min, p = 0.002). Results of analysis of variance indicated that ACT had a significantly higher GPA as compared to SED (3.4 ± 0.5 vs. 3.0 ± 0.6, p = 0.05).
Individuals in the SED group had a higher overall health-risk status as evaluated by total risk factors compared to the ACT group (9.0 ± 0.6 vs. 2.0 ± 0.4 total
risk factors, p = 0.03).
CONCLUSIONS: Individuals who spent a minimum of 150 minutes per week engaged in physical activity had a higher GPA than those who were considered
sedentary. These data indicate that the individuals in ACT group are considered Low-Risk while those in the SED group are Moderate-Risk, according to ACSM
criteria. Moreover, individuals in the SED group are recommended to obtain medical approval prior to undertaking vigorous exercise and medical supervision for
maximal exercise testing. Specific programming needs to address the higher health-risks of the SED group including smoking cessation, obesity, and an active

2194 Board #71 June 2 2:00 PM - 3:30 PM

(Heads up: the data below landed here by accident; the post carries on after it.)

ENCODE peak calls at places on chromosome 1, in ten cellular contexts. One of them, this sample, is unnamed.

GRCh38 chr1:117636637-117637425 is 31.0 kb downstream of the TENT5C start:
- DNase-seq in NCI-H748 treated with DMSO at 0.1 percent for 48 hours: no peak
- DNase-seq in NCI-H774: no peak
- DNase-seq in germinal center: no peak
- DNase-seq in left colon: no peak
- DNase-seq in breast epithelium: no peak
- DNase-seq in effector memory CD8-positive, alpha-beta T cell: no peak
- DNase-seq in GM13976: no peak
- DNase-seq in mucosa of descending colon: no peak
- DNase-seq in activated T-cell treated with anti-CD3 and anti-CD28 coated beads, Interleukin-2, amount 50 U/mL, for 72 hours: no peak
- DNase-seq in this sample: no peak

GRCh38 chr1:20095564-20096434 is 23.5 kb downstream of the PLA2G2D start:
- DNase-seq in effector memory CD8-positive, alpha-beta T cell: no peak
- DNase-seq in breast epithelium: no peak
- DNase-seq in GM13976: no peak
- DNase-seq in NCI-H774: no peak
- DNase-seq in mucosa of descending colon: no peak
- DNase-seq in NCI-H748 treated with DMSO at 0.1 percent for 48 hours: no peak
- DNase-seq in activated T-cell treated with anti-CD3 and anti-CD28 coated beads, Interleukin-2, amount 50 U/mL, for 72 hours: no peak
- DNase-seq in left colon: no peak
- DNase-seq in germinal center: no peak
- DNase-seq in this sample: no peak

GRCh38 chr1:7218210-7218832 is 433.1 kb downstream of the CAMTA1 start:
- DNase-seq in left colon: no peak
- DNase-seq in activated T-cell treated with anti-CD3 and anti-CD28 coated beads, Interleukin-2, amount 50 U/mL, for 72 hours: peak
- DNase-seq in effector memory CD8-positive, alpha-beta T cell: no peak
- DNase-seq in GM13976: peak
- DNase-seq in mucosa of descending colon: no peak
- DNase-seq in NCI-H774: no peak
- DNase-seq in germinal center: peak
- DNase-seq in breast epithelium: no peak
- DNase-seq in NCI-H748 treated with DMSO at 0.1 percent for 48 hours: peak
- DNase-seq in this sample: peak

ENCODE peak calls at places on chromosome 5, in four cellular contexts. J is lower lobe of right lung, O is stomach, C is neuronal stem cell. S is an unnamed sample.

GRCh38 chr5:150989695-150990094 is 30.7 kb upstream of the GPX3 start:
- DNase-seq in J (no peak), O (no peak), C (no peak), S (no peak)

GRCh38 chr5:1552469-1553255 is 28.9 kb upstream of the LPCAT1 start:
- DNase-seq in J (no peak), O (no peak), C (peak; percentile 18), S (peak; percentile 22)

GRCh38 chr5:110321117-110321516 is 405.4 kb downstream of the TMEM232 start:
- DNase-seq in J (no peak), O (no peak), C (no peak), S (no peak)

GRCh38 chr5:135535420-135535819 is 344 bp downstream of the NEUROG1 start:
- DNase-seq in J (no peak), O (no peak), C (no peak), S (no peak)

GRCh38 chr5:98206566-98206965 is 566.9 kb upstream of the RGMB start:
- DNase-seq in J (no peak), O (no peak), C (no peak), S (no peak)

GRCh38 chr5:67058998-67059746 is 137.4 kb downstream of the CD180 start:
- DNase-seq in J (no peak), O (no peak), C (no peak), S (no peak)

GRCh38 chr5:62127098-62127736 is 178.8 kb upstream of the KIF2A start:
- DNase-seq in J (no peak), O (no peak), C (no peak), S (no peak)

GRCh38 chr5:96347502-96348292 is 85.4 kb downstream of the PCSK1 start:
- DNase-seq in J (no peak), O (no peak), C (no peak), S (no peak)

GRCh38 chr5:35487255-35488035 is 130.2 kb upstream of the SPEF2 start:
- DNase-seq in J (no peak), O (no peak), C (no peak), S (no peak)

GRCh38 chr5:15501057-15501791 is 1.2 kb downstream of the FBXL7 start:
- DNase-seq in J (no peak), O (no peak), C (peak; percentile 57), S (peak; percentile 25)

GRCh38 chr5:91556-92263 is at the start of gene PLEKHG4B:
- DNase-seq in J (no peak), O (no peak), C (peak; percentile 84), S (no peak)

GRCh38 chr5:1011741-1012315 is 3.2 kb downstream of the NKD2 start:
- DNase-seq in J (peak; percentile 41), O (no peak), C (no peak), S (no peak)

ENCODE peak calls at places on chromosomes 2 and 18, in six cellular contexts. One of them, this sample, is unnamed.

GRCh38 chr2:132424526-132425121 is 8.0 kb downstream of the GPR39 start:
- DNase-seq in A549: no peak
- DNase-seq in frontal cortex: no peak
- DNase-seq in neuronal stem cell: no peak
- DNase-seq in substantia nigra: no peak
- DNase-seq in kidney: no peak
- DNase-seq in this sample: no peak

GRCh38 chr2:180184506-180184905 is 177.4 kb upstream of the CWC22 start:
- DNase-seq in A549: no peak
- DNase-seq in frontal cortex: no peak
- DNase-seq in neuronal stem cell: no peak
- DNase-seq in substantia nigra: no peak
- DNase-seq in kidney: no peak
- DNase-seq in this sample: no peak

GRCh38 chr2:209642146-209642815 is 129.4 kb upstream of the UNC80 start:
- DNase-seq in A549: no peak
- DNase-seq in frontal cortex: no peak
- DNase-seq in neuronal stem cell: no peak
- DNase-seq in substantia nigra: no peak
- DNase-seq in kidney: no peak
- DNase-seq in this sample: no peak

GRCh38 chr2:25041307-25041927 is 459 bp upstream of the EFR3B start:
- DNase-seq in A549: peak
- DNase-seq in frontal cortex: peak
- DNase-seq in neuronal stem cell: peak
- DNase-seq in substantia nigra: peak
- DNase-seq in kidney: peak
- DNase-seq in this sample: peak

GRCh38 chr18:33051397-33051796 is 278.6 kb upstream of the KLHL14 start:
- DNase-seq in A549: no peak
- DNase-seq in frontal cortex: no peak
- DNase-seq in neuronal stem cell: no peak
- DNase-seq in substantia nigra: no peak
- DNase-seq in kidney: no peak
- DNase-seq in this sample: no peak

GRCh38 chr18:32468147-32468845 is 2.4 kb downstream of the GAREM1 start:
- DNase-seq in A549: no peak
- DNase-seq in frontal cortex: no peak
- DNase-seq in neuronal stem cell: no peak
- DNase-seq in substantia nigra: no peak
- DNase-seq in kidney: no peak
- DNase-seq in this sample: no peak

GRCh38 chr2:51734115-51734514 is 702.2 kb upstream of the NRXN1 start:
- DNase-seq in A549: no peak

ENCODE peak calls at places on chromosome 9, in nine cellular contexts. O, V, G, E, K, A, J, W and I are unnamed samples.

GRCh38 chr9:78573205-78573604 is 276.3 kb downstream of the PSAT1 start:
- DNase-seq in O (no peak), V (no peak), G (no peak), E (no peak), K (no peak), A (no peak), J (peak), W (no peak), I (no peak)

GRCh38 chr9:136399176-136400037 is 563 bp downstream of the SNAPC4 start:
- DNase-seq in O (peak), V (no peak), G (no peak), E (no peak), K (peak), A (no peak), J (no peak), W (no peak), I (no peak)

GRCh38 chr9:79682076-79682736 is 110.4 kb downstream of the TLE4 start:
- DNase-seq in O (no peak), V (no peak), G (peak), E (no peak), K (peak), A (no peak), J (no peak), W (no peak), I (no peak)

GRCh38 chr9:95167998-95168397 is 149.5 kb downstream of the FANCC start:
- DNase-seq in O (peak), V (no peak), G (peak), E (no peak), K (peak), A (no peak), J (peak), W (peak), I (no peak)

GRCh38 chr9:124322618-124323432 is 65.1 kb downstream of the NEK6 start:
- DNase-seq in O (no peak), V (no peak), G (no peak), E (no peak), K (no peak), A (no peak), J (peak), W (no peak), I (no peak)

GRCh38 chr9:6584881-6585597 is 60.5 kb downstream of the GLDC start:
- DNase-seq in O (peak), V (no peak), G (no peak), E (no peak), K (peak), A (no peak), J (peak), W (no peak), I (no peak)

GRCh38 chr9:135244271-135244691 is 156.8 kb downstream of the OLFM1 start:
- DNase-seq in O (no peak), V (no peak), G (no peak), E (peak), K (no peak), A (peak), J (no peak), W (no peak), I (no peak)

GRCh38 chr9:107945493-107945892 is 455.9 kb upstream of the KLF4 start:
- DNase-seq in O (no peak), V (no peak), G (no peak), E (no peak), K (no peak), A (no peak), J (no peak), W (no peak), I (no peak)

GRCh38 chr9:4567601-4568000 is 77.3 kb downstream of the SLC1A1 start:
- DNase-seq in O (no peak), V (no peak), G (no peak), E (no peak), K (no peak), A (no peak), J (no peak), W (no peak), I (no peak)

Quantifying Patterns of Change Between Multiple Biomarkers in Athletes Using Factor Analysis
James M. Smoliga1, Sarah J. Wherry1, Michelle Z. Fisk1, Michelle D. Steigerwald1, Kenneth W. Rundell, FACSM2. 1Marywood University,
Scranton, PA. 2Pharmaxis, Inc., Exton, PA.
(No relationships reported)
Biomarkers associated with muscle damage, inflammation, and metabolism are commonly measured and evaluated together. Various types of exercise training
are known to change plasma concentrations of specific biomarkers. However, little research has been performed to quantify the patterns in which specific
biomarkers change in relationship to one another.
PURPOSE: To evaluate whether the magnitude of various plasma biomarkers change independently or in a distinct pattern in relationship to one another.
METHODS: 30 healthy male athletes performing their normal training underwent fasting venipuncture on two occasions approximately 8 weeks apart. Plasma
biomarkers generally associated with antioxidant status [Vitamin A, Vitamin E, Coenzyme Q10, ORAC, and SuperOxide Dismutase (SOD)], Inflammation [C-
Reactive Protein, Interleukin 1Β (IL-1Β), Tumor Necrosis Factor α (TNFα)], Metabolism (Insulin), and Muscle Damage [Creatine Kinase (CK) and Lactate
Dehydrogenase (LDH)] were measured. Data were log10 transformed to achieve a normal distribution and between-test differences were computed. Principal
axis factoring using direct oblimin rotation was then performed in attempt to identify latent variables.
RESULTS: Two factors were identified. The first factor had high loadings for LDH (0.938), CK (0.671), and TNFα (0.554). The second factor had high loadings